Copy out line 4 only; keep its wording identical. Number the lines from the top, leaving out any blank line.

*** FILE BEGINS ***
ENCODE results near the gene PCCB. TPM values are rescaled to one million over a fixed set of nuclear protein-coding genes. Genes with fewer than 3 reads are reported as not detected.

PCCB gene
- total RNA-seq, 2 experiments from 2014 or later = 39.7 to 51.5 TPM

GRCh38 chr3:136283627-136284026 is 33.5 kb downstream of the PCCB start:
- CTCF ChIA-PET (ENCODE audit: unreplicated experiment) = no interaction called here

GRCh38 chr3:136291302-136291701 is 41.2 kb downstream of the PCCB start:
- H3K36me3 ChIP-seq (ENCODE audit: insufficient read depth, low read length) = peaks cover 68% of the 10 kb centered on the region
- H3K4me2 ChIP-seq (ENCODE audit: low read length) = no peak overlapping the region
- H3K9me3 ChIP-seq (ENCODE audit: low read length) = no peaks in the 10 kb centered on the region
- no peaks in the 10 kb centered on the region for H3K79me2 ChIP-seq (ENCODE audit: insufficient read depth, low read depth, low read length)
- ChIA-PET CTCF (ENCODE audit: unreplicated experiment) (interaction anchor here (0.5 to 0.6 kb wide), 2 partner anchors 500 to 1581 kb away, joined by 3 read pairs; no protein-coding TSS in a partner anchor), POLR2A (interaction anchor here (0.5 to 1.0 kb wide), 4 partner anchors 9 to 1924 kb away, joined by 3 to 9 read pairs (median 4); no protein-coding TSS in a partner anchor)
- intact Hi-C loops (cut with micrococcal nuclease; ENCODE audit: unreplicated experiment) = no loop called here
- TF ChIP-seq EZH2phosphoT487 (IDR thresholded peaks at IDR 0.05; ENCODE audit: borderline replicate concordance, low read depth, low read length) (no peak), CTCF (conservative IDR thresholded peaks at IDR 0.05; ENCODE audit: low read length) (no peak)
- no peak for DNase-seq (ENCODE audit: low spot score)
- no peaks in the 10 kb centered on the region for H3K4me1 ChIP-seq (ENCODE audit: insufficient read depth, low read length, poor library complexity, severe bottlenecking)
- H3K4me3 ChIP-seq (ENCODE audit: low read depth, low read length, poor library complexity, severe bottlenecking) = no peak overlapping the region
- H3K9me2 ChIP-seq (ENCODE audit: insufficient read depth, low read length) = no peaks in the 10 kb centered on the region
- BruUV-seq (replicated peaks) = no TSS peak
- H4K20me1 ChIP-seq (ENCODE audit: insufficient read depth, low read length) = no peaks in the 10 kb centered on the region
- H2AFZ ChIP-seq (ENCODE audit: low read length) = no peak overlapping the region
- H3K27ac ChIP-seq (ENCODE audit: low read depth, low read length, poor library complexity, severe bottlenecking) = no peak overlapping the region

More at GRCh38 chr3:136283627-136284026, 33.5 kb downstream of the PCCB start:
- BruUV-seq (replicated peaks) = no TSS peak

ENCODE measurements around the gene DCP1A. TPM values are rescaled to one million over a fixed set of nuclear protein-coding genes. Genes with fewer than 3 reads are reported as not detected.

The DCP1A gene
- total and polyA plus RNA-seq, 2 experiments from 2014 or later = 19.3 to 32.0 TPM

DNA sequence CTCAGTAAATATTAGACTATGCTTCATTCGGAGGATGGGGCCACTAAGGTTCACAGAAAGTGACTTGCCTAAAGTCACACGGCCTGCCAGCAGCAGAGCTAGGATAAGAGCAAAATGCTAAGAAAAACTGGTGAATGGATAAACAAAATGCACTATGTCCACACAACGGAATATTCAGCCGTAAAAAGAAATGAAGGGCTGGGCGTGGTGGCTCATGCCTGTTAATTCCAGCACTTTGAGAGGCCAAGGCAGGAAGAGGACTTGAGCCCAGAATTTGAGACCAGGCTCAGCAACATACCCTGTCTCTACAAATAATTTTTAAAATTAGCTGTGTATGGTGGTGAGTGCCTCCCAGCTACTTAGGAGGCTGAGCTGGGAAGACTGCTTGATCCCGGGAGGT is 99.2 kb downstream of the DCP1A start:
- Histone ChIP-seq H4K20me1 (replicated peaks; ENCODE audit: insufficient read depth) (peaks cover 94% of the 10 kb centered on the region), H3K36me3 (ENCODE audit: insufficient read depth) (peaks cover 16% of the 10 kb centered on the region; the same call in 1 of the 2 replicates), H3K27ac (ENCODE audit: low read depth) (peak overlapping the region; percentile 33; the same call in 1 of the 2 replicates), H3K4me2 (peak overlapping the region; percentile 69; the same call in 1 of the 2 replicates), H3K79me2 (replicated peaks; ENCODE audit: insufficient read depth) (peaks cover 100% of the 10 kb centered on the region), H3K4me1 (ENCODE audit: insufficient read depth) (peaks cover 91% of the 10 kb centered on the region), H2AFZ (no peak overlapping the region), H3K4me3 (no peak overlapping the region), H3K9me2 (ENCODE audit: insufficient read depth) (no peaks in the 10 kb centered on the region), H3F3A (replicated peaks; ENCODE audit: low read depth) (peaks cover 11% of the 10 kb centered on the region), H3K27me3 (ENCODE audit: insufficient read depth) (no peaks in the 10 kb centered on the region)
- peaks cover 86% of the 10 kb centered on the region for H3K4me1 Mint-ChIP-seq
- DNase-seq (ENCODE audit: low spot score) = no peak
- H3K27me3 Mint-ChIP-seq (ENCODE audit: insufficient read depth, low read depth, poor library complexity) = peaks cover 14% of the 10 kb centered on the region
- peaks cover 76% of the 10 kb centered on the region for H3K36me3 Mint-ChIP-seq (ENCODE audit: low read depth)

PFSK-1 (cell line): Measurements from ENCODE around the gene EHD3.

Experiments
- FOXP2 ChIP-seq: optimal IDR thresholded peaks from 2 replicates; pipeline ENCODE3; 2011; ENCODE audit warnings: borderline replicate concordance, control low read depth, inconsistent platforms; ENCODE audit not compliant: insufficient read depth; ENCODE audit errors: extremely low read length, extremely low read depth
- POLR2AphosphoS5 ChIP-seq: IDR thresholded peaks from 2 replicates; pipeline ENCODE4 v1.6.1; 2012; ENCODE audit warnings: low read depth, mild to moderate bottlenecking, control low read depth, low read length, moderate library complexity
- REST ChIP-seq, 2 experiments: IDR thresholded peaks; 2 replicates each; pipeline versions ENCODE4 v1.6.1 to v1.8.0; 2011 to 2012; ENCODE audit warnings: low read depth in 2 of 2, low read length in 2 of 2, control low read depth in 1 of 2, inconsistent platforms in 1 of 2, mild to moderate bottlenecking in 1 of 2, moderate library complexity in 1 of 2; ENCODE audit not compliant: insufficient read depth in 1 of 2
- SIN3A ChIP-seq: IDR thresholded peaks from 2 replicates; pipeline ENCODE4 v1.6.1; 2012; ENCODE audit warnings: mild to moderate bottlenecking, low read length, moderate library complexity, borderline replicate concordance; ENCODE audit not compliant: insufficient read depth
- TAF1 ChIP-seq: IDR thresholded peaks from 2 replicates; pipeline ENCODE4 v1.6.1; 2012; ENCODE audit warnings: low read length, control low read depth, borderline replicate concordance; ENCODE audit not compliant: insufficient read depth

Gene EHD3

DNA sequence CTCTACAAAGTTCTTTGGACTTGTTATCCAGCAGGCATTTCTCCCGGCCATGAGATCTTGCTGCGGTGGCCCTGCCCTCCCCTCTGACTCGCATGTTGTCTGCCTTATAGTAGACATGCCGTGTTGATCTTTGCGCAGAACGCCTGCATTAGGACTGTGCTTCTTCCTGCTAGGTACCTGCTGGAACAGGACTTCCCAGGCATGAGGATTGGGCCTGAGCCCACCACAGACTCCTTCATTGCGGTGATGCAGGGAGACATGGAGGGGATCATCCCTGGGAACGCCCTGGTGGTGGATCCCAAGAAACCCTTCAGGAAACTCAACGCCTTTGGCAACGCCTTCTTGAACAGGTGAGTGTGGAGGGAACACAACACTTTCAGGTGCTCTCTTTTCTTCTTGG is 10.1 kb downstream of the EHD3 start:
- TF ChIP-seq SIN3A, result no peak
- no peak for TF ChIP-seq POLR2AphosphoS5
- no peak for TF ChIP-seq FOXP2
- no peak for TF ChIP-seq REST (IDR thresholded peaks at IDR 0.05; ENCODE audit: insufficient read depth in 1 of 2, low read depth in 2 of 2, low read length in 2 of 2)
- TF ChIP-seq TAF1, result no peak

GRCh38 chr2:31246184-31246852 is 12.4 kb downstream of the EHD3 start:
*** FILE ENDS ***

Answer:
GRCh38 chr3:136283627-136284026 is 33.5 kb downstream of the PCCB start: